When I hear him shoveling horse dung on one part of this pile of junk, I am no longer willing to believe anything he says about this damned thing. If he has to lie about it, then even he knows it is a bad bill.

Now I find out that only projects that are ready to begin within 90 days qualify for money under the infrastructure portion of the bill, and it uses as an example such things as road resurfacing. As I said yesterday, small thinking writ large. Yes, these small projects will provide jobs, but only for a limited time, and they leave no lasting legacy, they provide no long term benefit to the coming generations whose money is being spent.

It’s like a parent saying to it’s children, “I have no money so I’m taking yours. No, you get nothing for it, I’m using it for my own current needs. No,
I don’t know how you’re going to manage, that’s your problem.”

As opposed to "I'm taking some of your money, and I'm using it to build a home which I will leave to you in the future and which you will live in."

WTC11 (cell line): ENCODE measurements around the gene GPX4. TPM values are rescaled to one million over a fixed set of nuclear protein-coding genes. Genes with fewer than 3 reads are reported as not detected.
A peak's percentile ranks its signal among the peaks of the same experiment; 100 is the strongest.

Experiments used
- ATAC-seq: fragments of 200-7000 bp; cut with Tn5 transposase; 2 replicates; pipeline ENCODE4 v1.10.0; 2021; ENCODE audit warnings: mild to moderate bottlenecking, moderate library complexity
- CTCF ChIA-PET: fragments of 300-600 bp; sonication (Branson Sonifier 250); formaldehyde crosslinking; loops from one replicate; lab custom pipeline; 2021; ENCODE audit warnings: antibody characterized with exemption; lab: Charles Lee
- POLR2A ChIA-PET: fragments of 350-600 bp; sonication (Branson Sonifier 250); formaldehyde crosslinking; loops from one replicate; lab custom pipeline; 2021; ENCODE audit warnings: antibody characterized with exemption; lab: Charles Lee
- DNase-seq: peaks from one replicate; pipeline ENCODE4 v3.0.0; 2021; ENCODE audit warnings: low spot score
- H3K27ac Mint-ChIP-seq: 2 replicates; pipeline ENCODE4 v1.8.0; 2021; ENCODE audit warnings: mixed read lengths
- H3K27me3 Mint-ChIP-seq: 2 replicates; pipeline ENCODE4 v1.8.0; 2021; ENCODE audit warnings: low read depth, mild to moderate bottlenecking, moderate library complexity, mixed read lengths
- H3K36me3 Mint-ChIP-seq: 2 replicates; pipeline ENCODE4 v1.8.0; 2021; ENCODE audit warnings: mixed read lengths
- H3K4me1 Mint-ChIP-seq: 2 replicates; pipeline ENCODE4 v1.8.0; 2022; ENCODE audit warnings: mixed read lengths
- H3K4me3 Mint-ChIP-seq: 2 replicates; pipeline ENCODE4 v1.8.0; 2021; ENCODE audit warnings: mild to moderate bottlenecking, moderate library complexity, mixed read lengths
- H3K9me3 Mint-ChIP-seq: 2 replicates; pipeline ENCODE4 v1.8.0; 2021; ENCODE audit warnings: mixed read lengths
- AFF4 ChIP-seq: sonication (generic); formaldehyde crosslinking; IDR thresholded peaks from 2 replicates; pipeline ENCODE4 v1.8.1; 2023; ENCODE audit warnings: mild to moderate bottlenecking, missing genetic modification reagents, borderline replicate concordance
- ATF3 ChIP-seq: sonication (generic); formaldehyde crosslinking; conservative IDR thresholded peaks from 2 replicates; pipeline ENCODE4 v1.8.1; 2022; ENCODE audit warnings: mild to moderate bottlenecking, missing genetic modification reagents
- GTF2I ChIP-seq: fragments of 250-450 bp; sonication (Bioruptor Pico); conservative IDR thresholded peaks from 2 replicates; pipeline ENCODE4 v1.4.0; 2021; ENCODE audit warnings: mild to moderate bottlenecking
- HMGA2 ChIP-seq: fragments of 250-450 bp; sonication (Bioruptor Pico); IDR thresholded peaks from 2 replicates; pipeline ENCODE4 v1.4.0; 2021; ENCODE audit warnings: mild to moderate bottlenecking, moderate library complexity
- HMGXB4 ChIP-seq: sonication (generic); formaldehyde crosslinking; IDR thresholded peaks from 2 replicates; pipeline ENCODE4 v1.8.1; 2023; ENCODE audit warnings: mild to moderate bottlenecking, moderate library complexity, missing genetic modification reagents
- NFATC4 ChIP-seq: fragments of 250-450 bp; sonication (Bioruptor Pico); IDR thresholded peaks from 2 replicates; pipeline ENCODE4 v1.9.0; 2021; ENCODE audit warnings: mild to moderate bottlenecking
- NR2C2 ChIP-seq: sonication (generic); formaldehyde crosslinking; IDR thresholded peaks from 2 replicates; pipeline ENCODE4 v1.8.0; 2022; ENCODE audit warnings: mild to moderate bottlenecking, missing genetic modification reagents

Obama keeps saying that the bill needs to be “big enough to get the job done” as if size alone mattered. If all we needed was big, we could do that by piling up a trillion dollars on the National Mall and setting fire to it. That would be “big, targeted and temporary,” but it would not help the economy very much.

I don’t know about you, but I got fed up with fear mongering under the Bush Administration and I am really offended to be getting the same thing fed to me by Barack Obama.

Obama is raising panic over the economy to sell his economic bill and prove that he has bigger balls than Congress. I cringe when I hear him screech about the impending loss of “millions of jobs if we fail to act today” and how “crisis will turn into catastrophe” if we delay. I cringe, not because he is successfully inducing the fear that he seeks to induce, but because I hear in him echoes of the administration that I thought we were finally done with.

Henry Paulson, speaking for Bush, warned of dire consequences if his bailout pill was not passed within days. The toxic assets that he insisted must be bought were not bought and the world did not end with the massive collapse of banks that he predicted. Now we have Obama warning of dire consequences if his bill is not passed within days.